Friday, December 20, 2013

Misteaks During Classroom Demos

imageMost teachers make mistakes in class. I know that I do. Sometimes it is a typo. Or a slip of the tongue. Sometimes it is because we forget something and sometimes it is because we foolishly bravely try to do something we haven't tried before.  I did both of those last two yesterday. sigh I tweeted about one instance.

and had a useful reply.

This got me thinking. In many ways Ria is quite right. This is especially true if the problem shows up right away. Errors during a demo let a teacher reinforce points they are trying to make. The appearance of the error message and the steps the teacher follows to fix the problem can be very informative and instructive to students.

It can, at times, be embarrassing for the teacher but I find that for the most part students are willing to cut me some slack especially if I am patient and understanding when students run into their own problems.

Mistakes often make great learning experiences. With programming languages being so picky and people being so human anyone writing code is going to run into errors. I try to reassure students that their errors, mistakes, typos and struggles with concepts are common and not unique to them. A simple “I knew how to fix this because I have made the same mistake” can go a long way to helping a student not lose confidence. I can’t remember ever having to lie to say this either.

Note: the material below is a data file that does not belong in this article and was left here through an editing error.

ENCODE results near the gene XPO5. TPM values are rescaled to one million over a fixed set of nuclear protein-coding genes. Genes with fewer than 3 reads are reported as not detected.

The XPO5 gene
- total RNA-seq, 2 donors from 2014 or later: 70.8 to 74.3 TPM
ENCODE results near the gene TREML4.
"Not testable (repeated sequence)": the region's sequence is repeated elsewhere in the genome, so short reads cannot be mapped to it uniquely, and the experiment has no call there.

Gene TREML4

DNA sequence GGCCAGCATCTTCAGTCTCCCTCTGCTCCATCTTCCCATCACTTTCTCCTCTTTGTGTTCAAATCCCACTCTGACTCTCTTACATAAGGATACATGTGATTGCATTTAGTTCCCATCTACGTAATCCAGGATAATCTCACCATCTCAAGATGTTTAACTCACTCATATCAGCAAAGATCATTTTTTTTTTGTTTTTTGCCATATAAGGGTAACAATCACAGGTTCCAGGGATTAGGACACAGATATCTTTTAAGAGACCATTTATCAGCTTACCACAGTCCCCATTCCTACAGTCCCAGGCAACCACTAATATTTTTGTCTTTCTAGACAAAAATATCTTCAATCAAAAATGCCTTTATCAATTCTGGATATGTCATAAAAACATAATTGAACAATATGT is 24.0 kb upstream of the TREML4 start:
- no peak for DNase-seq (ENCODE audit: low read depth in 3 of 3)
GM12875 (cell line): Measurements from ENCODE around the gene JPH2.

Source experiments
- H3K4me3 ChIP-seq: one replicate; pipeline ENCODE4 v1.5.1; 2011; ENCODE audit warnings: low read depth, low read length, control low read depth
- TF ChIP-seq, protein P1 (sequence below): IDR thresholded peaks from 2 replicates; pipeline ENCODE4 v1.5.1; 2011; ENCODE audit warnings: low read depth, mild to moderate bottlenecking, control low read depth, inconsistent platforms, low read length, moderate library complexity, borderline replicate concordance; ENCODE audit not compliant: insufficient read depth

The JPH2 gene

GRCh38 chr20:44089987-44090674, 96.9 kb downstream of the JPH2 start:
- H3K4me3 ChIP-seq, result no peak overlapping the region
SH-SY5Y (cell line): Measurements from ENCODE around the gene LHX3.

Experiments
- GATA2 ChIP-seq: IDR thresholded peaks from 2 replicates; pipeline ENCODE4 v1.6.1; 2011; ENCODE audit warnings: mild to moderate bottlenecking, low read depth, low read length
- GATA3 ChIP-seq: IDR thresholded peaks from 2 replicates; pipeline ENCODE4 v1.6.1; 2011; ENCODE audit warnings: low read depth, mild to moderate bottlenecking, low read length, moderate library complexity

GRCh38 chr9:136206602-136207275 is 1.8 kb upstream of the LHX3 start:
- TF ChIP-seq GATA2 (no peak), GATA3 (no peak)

I don’t try to make mistakes in class. Especially not during a demo. I may deliberately leave things out so that I can build a piece of code is steps and that may look like an error. But real errors are, thankfully, fairly rare. I try hard to prepare and practice my demos several times before showing them to a class. Every so often I decide to “wing it” or to use a demo I haven’t done in a while and that increases the chances for errors. When it does happen I try to see it as a learning opportunity. And occasionally pretend I did it on purpose to see who was paying attention. Smile

*Yes I know the word “mistakes” is misspelled in the title. I did it on purpose. Honest I did.


Garth said...

If a presentation is too canned it looks too easy. The people watching the presentation often think it must therefore be easy or they think they are idiots. Making mistakes in something like this adds humanity, and often a lot of humor.

Anonymous said...

I actually write the code as an algorithm (without much attention to syntax) before the demo. Then as I write the code line by line and compile, errors show up and we brainstorm the problems and come up with a collective solution.